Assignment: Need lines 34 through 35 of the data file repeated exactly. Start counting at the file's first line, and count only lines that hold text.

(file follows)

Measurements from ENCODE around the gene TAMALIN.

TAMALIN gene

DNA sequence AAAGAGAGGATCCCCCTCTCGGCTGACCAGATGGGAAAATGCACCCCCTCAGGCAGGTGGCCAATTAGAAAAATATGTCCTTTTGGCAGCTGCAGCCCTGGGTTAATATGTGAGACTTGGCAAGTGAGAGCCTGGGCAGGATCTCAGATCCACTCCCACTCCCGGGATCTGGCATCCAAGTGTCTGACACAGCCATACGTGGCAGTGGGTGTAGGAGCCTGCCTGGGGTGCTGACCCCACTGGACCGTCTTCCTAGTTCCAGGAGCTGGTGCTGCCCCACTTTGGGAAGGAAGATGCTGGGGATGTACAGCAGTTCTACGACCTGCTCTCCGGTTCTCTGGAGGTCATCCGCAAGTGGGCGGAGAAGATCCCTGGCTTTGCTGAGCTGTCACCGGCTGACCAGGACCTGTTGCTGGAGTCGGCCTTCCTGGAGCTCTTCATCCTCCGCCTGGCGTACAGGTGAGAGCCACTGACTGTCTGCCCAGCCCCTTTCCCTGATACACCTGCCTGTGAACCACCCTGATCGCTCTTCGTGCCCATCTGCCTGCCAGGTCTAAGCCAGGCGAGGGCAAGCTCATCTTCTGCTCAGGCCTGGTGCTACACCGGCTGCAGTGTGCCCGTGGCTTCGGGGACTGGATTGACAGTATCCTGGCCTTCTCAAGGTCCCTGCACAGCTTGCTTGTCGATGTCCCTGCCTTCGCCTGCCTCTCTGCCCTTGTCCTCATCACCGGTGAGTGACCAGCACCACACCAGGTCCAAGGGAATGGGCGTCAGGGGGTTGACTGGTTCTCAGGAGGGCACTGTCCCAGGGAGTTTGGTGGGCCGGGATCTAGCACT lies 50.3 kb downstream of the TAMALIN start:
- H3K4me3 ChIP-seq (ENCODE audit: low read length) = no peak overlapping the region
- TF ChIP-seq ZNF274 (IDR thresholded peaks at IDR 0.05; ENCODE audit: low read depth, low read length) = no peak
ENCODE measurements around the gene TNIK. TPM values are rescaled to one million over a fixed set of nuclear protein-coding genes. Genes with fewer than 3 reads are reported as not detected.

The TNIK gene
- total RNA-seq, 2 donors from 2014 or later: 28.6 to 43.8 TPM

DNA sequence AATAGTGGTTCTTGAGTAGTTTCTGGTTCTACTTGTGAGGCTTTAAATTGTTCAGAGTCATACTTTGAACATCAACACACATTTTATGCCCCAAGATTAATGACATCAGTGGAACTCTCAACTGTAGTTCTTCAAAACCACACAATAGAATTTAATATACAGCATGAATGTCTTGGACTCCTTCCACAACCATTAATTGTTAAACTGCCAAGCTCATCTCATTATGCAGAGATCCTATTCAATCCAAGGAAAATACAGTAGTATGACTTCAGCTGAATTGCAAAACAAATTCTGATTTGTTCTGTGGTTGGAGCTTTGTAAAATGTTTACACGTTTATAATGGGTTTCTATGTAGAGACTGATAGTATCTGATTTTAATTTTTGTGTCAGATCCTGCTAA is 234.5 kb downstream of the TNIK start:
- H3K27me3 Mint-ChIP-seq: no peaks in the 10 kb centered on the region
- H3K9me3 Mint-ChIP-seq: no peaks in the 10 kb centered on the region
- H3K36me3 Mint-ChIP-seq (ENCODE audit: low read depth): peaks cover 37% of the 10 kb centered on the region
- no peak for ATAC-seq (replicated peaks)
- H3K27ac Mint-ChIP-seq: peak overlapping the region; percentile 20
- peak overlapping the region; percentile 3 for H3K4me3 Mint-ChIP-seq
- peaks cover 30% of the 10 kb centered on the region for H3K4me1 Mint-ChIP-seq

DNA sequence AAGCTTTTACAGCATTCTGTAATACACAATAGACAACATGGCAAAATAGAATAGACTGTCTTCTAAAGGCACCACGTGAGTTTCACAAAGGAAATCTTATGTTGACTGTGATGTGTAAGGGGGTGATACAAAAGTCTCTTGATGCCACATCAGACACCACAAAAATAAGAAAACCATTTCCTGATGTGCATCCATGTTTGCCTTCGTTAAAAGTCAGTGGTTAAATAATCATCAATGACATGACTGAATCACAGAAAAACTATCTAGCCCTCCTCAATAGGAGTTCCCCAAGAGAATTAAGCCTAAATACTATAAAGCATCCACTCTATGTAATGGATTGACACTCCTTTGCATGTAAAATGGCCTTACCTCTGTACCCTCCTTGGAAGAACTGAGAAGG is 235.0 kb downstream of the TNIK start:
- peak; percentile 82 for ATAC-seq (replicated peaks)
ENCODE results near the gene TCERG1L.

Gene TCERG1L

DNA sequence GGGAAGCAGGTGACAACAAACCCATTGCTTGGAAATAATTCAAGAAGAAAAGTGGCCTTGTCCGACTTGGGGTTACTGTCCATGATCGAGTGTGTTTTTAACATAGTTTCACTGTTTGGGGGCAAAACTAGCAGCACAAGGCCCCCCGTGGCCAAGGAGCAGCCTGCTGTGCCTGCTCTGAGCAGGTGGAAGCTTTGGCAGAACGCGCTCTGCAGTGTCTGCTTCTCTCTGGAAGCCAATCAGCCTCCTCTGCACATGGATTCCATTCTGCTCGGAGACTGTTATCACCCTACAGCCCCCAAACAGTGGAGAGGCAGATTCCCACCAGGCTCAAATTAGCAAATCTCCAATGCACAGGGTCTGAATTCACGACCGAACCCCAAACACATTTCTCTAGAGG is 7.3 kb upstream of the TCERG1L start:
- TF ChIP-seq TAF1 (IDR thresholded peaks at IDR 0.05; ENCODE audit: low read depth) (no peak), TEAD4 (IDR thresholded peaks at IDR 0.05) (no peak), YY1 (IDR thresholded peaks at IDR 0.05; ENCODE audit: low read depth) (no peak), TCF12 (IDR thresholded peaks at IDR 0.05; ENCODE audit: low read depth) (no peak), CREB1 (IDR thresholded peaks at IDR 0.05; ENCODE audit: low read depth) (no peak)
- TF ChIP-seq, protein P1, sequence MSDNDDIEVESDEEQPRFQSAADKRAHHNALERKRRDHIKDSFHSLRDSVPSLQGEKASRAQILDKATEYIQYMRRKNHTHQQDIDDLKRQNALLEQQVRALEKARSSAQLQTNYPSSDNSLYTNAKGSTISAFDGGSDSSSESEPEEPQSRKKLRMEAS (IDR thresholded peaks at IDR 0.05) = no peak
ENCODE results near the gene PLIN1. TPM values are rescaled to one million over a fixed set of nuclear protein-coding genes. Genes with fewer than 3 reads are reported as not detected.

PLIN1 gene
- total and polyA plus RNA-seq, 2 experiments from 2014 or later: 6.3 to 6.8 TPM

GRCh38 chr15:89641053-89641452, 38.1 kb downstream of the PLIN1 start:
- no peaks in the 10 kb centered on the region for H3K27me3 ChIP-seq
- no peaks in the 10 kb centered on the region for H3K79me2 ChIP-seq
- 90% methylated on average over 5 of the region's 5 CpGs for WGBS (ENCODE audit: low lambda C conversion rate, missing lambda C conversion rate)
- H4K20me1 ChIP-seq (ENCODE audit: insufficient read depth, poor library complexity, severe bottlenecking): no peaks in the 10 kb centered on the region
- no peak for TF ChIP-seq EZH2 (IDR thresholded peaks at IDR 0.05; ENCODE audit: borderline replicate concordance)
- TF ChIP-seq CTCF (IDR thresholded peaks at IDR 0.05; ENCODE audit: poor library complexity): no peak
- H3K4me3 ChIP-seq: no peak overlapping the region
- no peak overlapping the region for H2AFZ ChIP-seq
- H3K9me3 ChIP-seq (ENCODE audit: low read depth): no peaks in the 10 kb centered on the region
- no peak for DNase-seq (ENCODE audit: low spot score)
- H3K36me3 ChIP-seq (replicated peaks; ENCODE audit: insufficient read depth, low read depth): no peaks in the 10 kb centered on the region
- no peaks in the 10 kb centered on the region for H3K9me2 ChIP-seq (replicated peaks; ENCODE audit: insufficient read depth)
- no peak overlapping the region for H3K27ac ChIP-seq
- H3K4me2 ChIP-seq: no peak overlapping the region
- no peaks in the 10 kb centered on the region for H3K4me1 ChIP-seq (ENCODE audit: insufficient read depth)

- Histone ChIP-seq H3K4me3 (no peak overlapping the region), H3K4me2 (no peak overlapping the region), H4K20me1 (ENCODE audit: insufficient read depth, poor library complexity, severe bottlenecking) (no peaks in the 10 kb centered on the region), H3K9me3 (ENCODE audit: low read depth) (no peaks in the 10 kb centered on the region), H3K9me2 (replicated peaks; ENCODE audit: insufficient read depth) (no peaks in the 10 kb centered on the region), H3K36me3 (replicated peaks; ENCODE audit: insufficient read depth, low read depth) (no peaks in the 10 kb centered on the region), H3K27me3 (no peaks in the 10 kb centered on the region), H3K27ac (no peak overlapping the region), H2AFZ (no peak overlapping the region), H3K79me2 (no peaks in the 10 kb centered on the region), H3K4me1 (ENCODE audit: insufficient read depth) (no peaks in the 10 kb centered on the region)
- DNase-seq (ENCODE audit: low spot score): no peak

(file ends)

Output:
- H3K4me3 ChIP-seq: no peak overlapping the region
- no peak overlapping the region for H2AFZ ChIP-seq